“Commonplace things like doing laundry, going to check the mail and getting your own glass of water can mean the difference between taking a few thousand steps a day or less than 500,” Childers said. “Children of older adults are trying to protect their parents when they do things like that for them, but they’re really just putting them in more danger.”
Filling a local need
Childers started her medical career as a physiotherapist, then managed inpatient rehabilitation settings, gaining a board certification in geriatrics. Her passion for helping older adults led her to complete a master’s in gerontology in May 2006 and a doctorate in health psychology in 2018.
She has served on the Federation of State Boards of Physical Therapy as a member of the exam development committee, and she conducts site visits for candidacy and re-accreditation on behalf of the Commission on Accreditation in Physical Therapy Education. She also is director of the Advanced Competency in Home Health certification for the Home Health Academy of the American Physical Therapy Association.
As part of the American Board of Physical Therapy Specialties Geriatric Specialty Council, she conducted an analysis of practice and suggested revisions to the geriatric physical therapy specialty practice. The research was published in the Journal of Geriatric Physical Therapy.
“We looked at what are we seeing now that should be considered specialist practice. We deleted some things, not because we said that clinicians aren’t doing it, but because every clinician should be doing these things and not just geriatric specialists,” said Childers, who continues to see patients clinically while also teaching and conducting research that shapes the future of the field. “We added in new areas that would apply to the changing landscape we’ve seen develop over the past 10 years. We’re seeing a lot more frailty; we see more obesity; we’re seeing more sedentary behavior and comorbidities, things like that.”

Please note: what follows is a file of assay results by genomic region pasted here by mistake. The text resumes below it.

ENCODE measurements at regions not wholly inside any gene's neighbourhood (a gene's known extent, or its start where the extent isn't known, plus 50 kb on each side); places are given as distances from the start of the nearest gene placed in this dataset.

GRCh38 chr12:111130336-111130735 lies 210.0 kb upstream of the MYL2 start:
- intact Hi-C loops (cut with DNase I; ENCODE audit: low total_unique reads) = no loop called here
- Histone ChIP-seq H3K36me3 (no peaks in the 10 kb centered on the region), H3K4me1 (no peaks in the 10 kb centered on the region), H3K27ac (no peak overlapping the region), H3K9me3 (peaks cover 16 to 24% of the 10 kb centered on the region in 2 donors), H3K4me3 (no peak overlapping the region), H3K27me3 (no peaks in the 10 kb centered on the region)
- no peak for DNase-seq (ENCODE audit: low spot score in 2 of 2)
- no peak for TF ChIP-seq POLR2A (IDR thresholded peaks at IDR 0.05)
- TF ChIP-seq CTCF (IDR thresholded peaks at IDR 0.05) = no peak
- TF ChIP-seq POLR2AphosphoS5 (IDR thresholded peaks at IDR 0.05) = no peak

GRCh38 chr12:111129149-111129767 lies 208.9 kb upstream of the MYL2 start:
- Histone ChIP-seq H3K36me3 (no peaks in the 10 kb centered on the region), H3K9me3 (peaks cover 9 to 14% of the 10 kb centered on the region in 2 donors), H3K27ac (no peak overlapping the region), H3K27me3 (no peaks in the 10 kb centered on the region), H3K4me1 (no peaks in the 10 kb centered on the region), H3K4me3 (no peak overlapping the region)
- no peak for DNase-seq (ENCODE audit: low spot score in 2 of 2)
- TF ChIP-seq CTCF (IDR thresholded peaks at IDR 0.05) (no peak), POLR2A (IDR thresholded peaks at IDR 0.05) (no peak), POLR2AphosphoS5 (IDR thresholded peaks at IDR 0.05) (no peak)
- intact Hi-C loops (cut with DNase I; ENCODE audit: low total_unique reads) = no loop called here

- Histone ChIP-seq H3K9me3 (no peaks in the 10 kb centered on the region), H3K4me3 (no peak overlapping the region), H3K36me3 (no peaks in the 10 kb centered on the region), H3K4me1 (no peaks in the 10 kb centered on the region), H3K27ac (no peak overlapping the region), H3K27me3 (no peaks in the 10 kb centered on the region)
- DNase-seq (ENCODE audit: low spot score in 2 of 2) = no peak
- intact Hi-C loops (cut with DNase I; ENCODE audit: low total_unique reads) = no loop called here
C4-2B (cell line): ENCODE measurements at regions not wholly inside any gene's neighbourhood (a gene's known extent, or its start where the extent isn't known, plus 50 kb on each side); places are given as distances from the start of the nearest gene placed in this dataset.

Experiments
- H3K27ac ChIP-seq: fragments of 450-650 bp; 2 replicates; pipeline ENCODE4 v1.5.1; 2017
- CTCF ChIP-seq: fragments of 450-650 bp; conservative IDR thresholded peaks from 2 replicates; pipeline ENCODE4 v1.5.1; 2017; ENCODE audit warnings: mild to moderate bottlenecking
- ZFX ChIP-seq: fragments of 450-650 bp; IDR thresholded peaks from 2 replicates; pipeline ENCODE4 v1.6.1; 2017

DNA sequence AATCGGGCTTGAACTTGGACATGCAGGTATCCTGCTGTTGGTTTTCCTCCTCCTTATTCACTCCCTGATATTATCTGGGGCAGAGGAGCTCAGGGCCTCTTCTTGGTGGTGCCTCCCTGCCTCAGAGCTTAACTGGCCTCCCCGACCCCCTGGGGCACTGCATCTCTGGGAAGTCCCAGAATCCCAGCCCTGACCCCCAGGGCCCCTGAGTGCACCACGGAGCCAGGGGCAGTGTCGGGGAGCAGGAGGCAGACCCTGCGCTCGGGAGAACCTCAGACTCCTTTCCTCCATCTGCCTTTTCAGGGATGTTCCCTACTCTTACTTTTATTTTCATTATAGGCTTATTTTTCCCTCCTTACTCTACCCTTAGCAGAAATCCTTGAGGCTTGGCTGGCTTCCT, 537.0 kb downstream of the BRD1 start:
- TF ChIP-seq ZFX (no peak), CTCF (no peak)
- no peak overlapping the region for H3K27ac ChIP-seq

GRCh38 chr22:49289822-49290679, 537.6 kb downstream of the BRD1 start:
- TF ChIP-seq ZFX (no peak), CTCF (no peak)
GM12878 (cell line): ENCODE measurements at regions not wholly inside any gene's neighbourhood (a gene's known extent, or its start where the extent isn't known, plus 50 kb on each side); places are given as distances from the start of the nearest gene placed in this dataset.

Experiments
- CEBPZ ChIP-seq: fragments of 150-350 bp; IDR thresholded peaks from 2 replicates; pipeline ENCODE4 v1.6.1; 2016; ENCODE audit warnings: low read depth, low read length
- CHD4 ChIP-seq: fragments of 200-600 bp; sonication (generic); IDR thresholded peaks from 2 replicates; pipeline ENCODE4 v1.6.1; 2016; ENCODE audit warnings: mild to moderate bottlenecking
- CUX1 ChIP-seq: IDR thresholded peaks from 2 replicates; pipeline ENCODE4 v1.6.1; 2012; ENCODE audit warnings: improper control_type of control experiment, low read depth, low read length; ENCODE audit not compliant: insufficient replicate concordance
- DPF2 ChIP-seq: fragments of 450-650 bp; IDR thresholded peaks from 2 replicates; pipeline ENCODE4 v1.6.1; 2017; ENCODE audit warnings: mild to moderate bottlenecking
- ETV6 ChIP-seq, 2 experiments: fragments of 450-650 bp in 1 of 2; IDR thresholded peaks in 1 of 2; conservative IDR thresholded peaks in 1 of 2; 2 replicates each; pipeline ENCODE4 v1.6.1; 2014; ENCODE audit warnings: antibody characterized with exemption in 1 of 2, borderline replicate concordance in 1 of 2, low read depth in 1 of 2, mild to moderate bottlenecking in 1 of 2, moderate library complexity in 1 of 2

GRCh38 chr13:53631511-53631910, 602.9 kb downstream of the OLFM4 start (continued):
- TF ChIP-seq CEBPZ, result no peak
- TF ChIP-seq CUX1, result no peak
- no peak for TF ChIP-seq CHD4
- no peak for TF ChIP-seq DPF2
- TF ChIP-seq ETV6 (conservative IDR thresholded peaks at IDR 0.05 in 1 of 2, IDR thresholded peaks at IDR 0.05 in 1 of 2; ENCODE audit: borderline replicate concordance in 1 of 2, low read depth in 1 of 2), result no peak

Compared with national averages, Arizona has fewer physical therapists per capita and a higher population of people age 65 and over. Childers says local clinicians tell her there is a severe lack of physical therapists in the region and a particular need for those with advanced certifications in geriatrics, as well as cardiopulmonary and neurology.
The College of Health Sciences’ Doctor of Physical Therapy program, which is currently seeking accreditation, is designed to help stem those shortages. Childers says the new program will create an expanded pipeline of skilled professional physical therapists to boost care for patients in the state.
As Childers works every day to build the Doctor of Physical Therapy program, she envisions a future in which its graduates are working throughout Arizona to give everyone including more older adults the physical therapy they need to find strength and fulfillment as they age.
“We want to fill the gaps. As a land grant university, we want to give back to the community,” Childers said. “People are living longer now, and we want to make sure they’re living better. Whether they’re recovering from a stroke or have a Parkinson’s diagnosis, we can work with them to make sure they live the best quality of life possible.”
Christine Childers, PT, PhD
Founding Director, Doctor of Physical Therapy program, College of Health Sciences
Associate Professor, Department of Orthopaedic Surgery, College of Medicine – Tucson